Also, in part to avoid counsel having to move about the room when asking follow up questions, the court noted that the attorneys involved could ask the typical first round of questions of voir dire to the jurors.  The court and counsel would then mark down all of the positive responses based on which jurors held up their numbered card that they each had at their chair when they arrived.  After the first round of questions were asked by the Judge, Plaintiff's Counsel, and defense counsel, would retired to a smaller conference room and each juror who had answered positively would then be summoned to that side room to meet with the Judge and counsel for the follow-up "can you be fair and impartial" questions regarding all of the original questions they answered affirmatively.

Judge Gelb started the proceedings by giving great thanks to the jurors for appearing in response to their juror summons.  I was not privy to whether there were people who summoned but did not show up.  Judge Gelb also did her best to make sure the jurors were comfortable and felt safe.

The initial questioning went off without a hitch and then the Judge and counsel retired to the side conference room which was large as well and in which all could spread out a bit.  The Court and counsel got through more questioning of approximately three jurors before settlement talks commenced that resulted in a resolution of the case.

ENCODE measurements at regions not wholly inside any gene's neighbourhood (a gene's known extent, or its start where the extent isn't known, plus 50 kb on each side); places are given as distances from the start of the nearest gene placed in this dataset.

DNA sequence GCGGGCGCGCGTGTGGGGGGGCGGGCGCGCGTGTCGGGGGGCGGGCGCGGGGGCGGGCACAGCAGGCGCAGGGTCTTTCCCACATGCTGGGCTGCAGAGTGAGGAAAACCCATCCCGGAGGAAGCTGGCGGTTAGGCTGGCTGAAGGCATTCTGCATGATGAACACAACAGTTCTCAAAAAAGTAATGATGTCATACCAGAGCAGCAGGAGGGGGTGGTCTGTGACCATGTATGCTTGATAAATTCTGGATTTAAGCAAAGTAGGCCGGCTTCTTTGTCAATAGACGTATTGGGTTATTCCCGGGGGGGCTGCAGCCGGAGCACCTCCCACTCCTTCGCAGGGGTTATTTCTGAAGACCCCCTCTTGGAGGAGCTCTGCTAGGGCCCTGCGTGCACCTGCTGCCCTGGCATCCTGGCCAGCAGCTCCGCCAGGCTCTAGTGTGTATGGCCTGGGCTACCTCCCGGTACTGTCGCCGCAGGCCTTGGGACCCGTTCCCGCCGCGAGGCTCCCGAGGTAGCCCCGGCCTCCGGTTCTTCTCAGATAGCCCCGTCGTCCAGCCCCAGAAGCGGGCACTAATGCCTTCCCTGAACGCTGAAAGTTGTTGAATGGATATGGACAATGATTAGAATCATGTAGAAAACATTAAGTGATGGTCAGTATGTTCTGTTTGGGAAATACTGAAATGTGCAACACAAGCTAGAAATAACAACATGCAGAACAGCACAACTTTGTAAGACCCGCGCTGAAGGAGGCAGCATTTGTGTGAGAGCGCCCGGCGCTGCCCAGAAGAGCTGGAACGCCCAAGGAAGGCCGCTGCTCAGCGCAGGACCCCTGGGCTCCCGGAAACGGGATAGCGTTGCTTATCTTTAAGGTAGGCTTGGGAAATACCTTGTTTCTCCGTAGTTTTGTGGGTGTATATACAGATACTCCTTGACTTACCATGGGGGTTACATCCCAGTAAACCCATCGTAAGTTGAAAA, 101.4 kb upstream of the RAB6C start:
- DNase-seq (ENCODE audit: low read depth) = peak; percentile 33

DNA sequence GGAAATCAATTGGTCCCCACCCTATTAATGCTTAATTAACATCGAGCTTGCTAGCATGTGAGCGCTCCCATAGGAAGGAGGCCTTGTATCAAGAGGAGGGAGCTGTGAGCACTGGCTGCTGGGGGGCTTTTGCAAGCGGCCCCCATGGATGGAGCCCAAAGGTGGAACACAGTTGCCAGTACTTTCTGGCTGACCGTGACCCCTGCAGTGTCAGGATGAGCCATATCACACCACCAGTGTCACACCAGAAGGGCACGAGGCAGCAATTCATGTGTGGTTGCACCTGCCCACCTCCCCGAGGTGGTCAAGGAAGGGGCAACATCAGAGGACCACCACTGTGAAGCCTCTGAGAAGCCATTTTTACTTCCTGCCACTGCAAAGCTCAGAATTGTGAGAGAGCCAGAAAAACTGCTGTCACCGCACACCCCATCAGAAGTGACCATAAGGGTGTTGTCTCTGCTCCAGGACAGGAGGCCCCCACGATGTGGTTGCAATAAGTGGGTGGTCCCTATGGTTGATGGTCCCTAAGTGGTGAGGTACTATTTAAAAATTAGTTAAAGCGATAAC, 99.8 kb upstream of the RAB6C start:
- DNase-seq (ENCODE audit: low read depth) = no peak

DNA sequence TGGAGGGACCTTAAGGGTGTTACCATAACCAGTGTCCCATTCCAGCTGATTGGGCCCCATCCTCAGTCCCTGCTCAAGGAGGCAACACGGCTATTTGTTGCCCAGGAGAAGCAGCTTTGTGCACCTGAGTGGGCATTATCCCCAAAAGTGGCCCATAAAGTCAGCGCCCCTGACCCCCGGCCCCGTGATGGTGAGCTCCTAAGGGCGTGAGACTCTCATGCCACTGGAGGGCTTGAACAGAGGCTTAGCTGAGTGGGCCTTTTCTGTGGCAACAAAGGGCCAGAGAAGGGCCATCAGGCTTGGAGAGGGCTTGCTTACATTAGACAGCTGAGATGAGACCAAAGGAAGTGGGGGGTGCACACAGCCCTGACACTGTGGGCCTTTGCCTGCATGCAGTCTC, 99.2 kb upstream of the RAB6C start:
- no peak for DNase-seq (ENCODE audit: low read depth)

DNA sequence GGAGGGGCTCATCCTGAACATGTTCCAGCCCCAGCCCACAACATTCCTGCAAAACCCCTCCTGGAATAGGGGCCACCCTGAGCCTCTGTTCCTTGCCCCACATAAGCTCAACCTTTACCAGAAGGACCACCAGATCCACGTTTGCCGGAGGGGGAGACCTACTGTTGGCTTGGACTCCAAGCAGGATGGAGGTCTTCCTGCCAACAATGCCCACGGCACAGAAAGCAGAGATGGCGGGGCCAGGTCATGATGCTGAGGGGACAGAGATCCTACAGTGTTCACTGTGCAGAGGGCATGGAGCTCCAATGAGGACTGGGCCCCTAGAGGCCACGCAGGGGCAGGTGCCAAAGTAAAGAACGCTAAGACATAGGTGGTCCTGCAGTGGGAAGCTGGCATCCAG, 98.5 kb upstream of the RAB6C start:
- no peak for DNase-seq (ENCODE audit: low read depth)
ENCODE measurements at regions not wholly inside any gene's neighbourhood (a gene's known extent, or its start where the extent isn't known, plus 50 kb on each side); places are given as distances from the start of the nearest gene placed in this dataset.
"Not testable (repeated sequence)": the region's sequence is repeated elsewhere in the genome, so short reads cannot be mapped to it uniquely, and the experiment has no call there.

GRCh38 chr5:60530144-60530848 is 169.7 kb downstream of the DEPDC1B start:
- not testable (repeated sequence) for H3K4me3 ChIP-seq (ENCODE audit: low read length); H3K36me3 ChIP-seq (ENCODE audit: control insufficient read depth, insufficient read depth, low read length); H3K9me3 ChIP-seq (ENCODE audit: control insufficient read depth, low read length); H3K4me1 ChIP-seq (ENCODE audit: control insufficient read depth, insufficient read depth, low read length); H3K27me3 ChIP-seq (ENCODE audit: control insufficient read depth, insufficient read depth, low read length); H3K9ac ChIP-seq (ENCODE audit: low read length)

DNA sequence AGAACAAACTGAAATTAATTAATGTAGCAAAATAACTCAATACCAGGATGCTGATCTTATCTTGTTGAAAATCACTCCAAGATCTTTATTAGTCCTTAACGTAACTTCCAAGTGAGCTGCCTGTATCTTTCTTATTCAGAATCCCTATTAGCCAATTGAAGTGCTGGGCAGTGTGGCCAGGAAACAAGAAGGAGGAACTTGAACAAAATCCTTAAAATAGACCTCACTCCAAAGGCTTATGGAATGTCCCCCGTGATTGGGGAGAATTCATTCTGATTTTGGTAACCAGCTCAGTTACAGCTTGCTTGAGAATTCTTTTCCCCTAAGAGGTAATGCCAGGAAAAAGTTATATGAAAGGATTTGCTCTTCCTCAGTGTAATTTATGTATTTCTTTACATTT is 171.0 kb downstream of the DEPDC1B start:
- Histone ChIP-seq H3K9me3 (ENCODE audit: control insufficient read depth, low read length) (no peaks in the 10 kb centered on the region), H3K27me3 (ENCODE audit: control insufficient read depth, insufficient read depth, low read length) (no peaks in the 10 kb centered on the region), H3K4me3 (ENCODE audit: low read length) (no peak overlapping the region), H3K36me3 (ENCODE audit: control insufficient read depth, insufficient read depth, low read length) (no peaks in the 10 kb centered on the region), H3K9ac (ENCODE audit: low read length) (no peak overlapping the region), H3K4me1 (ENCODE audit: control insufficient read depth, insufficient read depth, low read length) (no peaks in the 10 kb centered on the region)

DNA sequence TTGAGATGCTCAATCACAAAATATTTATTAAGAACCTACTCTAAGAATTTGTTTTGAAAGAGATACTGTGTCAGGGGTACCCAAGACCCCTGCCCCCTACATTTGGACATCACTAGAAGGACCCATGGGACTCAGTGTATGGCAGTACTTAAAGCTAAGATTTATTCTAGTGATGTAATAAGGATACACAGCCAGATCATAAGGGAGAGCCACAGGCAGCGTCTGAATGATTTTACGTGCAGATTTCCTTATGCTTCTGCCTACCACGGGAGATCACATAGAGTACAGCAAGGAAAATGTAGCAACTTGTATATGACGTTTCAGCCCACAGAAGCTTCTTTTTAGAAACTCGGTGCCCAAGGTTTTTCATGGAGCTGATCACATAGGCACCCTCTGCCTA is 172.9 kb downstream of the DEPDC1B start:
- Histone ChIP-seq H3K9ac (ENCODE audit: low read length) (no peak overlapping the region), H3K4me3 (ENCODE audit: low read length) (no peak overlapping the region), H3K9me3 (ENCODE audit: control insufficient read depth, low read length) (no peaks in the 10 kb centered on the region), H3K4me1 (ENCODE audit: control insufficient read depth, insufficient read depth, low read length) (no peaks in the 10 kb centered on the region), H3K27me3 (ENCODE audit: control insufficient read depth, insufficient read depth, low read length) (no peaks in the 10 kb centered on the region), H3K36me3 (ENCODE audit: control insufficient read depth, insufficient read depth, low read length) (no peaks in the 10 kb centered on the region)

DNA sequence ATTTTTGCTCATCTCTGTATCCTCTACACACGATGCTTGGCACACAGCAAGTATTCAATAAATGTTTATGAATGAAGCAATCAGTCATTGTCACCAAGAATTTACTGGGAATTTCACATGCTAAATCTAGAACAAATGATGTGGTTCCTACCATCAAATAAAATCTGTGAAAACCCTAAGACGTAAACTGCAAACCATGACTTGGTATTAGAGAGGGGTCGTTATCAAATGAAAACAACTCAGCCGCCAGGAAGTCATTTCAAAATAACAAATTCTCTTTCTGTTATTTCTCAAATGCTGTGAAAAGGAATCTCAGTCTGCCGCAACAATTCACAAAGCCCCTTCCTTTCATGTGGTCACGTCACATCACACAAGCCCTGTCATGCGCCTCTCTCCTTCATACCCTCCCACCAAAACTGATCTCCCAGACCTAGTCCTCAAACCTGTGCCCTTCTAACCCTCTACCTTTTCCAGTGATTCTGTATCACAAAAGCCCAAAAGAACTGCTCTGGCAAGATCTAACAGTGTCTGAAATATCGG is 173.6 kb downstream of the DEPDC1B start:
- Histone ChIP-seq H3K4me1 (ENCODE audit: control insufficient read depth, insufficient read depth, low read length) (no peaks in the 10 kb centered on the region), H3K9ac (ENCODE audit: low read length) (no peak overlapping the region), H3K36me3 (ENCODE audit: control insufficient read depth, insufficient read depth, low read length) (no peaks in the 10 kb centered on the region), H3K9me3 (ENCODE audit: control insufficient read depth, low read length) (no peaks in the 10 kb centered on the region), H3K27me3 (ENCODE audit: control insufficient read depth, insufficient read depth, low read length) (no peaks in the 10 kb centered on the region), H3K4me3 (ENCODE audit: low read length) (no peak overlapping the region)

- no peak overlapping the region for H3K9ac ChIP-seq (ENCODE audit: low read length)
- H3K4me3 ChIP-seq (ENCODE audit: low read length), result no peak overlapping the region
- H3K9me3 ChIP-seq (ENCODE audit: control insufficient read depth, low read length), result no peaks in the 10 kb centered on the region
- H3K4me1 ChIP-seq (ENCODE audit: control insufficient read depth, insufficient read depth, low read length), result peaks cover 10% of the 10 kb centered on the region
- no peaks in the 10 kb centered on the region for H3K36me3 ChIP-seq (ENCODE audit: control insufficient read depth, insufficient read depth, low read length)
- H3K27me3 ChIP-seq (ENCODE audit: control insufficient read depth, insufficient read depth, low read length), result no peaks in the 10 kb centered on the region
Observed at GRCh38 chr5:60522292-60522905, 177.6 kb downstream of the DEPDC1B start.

The Court and Counsel then all went back into the ballroom where the jurors were waiting and Judge Gelb announced that the case had been settled and then proceeded to again give great thanks to the jurors for showing up to honor their duty to serve as jurors.  Judge Gelb noted to the jurors that they were great Patriots in helping our jury system to work under still trying conditions.

The jurors were then asked to leave in an orderly and spread out fashion which they did.

And so, the lesson appears to be that, while the thought of having to go back into the courtrooms may give rise to anxious feelings, the Court and its staff and the Sheriff's Department, at least in Luzerne County, are doing all that they can to make sure that it is a safe and orderly event.

If anyone would like further feedback or information in this regard, please do not hesitate to contact me at dancummins@CumminsLaw.net